Sunday, July 15, 2012

Cigarette Boxes

Walking around the other day I saw an empty cigarette box laying on the side of the road.  The reason I noticed it was because of a very particular picture on the back.  On the Lambert & Butler box there was a disturbing picture of rotting teeth and a black tongue.  The caption read "Smoke contains benzene, nitrosamines, formaldehyde and hydrogen cyanide".

In the United States all cigarette boxes have a Surgeon General's Warning, but they usually just say something to the effect that smoking is dangerous to your health.  The fact that this U.K. cigarette box had such a vivid picture and other writing that said, "Smoking seriously harms you and others around you" taking up most of the box intrigued me.  I started wondering what kind of laws there were in the U.K. on advertising for tobacco companies and the list of regulations that had to be on the box.

I started researching on the web, and what I found was that in the United Kingdom either "Smoking kills" or "Smoking seriously harms you and others around you" must be on every box and take up at least 30% of the front of the box. Also, an one of fourteen additional warning must take up 40% of the back of the box, as well as a picture warning showing the negative effects of tobacco on the back of every box.

All this information just made me wonder what kind of effect these type of warnings had on people smoking and what would happen if the U.S. passed laws like this. 


  1. This is a really interesting topic. Most (if not all) of us have been affected by smoking, whether it is directly or indirectly, through personal use or second-hand.

    As a result of cultural norms, the United States takes a very different approach to this public health problem. As it stands, most laws pertaining to the sale of tobacco attempt to alleviate teen exposure through education based tactics, as opposed to fear-inducing graphics. A basic guide to US laws on tobacco labeling and marketing can be found at the FDA’s website, which can be seen in the following link:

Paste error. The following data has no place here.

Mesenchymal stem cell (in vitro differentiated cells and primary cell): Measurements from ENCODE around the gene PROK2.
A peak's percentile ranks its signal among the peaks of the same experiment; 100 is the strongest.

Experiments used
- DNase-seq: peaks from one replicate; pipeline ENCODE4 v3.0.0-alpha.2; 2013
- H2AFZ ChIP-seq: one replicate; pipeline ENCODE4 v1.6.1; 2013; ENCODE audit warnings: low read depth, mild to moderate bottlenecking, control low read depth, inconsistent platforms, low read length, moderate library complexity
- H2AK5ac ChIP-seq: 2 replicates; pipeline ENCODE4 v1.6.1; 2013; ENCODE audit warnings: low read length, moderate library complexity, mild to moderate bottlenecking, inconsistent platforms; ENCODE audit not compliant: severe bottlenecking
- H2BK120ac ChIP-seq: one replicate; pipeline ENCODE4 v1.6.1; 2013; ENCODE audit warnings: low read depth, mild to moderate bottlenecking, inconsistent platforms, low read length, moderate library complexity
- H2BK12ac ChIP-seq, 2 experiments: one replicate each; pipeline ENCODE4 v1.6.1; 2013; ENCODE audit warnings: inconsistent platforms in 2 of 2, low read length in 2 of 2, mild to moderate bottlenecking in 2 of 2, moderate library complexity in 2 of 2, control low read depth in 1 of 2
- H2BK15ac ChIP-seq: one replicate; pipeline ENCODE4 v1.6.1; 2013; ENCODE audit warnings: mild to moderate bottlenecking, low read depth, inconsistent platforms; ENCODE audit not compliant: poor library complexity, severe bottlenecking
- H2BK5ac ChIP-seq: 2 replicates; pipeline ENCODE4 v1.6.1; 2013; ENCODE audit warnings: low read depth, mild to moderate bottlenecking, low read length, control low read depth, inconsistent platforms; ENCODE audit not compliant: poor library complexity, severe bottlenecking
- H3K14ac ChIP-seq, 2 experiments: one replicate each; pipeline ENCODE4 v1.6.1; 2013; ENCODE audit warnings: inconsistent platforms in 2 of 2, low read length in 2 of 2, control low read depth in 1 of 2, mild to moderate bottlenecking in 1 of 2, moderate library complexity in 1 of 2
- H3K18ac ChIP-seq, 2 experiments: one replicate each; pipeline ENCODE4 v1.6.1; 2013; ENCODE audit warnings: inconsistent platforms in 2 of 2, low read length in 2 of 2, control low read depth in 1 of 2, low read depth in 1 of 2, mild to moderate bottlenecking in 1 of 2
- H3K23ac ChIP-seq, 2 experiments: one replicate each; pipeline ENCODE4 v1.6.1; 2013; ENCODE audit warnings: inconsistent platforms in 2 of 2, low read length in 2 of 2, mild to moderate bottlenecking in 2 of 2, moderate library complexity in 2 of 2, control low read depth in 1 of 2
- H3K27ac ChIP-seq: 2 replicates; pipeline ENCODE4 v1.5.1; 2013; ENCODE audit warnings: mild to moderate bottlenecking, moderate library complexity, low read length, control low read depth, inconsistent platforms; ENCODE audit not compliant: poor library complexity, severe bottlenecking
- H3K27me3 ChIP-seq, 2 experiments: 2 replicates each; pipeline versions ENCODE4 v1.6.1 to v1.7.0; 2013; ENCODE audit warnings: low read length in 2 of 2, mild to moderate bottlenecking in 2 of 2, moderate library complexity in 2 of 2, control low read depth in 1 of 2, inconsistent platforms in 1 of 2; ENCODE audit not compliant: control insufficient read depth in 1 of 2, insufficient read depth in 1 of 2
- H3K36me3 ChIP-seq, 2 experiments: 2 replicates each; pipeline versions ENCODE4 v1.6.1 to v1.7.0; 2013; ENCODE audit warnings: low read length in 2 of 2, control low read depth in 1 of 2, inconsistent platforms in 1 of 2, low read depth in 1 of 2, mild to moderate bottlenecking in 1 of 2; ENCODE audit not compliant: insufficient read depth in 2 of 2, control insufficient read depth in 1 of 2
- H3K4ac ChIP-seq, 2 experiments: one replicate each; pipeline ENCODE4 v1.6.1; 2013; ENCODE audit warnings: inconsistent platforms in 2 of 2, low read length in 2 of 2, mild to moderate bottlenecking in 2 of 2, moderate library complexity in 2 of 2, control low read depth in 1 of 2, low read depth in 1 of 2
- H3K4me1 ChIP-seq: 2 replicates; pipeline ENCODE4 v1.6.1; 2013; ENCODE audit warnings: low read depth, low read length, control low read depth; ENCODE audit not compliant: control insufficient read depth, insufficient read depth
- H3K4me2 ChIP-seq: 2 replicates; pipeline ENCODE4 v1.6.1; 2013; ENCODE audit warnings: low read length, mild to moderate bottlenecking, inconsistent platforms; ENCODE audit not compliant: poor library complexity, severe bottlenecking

There was some interest in taking a stronger stance, comparable to that of the UK, but these efforts were shot down in court. The proposed law was criticized as an infringement of First Amendment rights. The details of the court case ( R.J. Reynolds Tobacco Co et al v. FDA, U.S. District Court for the District of Columbia, No. 11-1482) can be found in an article posted by MSNBC:

    It might be worth a look.

  2. According to the CDC Fact Sheet, 19.3% of American adults smoke cigarettes as of 2010. Cancer research for the UK showed that 21% of people in Britain smoke cigarettes as of 2010. I tried to find statistics on the rates of smoking in Britain before and after those warning picture were put into place but I could not. It would be interesting to see if there was a decline in smoking after the introduction of these graphic pictures. If so, it might be worthwhile to consider the use of such pictures in America as well.

    The use of frightening images in media does not always seem to be ethical, as we discussed in class today. Sometimes a line does need to be drawn. If this did happen in America, the cigarettes could be put in a closed container that could not be seen through in order to prevent children and people who aren't buying cigarettes from being exposed to the images. That might stop some of the negative aspects of the frightening images.

  3. I just found this and thought it might be of some interest to this discussion: